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Undergraduate Researchers

Eva Jannotta

Eva Jannotta, Gender and Women's Studies and English

“What is Chick-lit? Gender and Genre in Contemporary Popular Fiction”

This research will examine “chick-lit,” a contemporary popular fiction genre, from a Gender and Women's Studies and literary criticism perspective. Ten chick-lit novels written by women in the United States will form the basis of my analysis. I will first examine the way in which chick-lit novels imagine and represent contemporary professional white women, paying particular attention to portrayals of female relationships, feminism, careers, and the perpetuation of whiteness as an invisible racial category. I am also interested in how traditional gender roles and norms may be reified or undermined in these novels through the ways in which female characters negotiate their careers, families, and romantic partnerships. I will then analyze chick-lit novels as part of a supposed genre, using genre theory to determine if and how chick-lit novels comprise their own “genre.” Novels considered chick-lit are many and varied, with roots in romance novels, novels of manners and epistolary and diary writing. I will examine these and other influences and analyze the components of chick-lit novels to determine if they merit categorization as one cohesive genre.

How did you find out that you could do research in your field as an undergraduate?
I came across literature review or research proposal assignments in several of my classes and decided that if I had to propose to review research for a class, then I could certainly do research myself. My current project was born out of a literature review assignment in GWST 300.

How did you decide on your research project?
Several professors helped me narrow my topic and gave me suggestions for how to make the research specific enough to be doable. I chose my topic because I'd read a lot of chick-lit novels and felt uncomfortable with how poorly these books are portrayed in the media and academia. Whenever you have a concern like that, something doesn't feel right or doesn't make sense to you, it might be a place to do research.

Who did you seek out as a faculty mentor? How did you know that would be the right person? Was he/she easy to approach?
I first approached professors I was familiar with in the Gender and Women’s Studies (GWST) and English departments. They in turn directed me to my independent project mentor (Dr. Kathy Bryan in American Studies) and my URA mentor (Dr. Jessica Berman, chair of English). I asked Dr. Berman to be my mentor because she has extensive experience both in GWST and Literature. She was very easy to approach and very supportive. I am fortunate to also have taken a class with her which I greatly enjoyed and which helped me feel comfortable working with her (but taking a class with your mentor is by no means necessary!).

Was the Undergraduate Research Award (URA) application hard to complete? Did your mentor help you?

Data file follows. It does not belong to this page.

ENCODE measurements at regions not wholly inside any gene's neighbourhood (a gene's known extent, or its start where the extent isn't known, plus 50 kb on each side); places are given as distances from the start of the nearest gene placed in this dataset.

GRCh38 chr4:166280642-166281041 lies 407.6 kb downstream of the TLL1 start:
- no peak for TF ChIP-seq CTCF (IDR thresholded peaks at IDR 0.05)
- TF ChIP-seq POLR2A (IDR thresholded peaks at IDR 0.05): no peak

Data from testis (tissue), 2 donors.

It was not hard to complete but did take several drafts. Another professor I consider a mentor helped me with the application process: Dr. Osherow in the English department. She had great feedback and was very supportive. I asked her for help because I have known her since freshman year and she has helped me with other projects in the past.

What courses or other experiences prepared you for this research project? What has been the hardest part of your research?
All my courses that required research helped - the Humanities seminar I took freshman year, GWST and English classes. It has been challenging to keep up with the research sometimes, as there is no syllabus or immediate "due dates" for the work. It has been a good lesson in accountability and pacing myself. It's very easy to put off the work! I'm working on self-discipline.

Does your research connect back to the courses you are taking?
Yes. It connects generally to English and GWST topics, as well as to my plans for the future. I am applying for a Fulbright Scholarship to study the intersections of gender and writing in Peru and I want to study gender and writing in grad school. This URA project has been an invaluable experience and opportunity.

What else are you involved in on campus?
The Humanities Scholars Program, Women Involved in Learning and Leadership (WILL), Gender and Women's Studies Coordinating Committee

What are your plans for after UMBC? Do you plan to do anything that builds on your research?
I hope to win a Fulbright to do research abroad. If that does not work out I want to find another way to spend time abroad, improving my Spanish and experiencing another culture. Ultimately I want to pursue graduate school and my Ph.D., and teach Literature and Women's Studies at the college level.

What advice do you have for other undergraduate about the research opportunities at UMBC?
You CAN do research in your field and it can and should be something you are passionate about. Research doesn't have to be boring! Researching chick-lit has been hard work and fun because I am interested in the results. I used some of my URA grant to travel to a conference where I met other scholars researching chick-lit. It was a great experience! There is so much out there. Give the URA a shot if you have an idea of something you want to learn. Professors will be there to help you. It's a unique opportunity at UMBC, very valuable experience, and it sure looks good on your resume!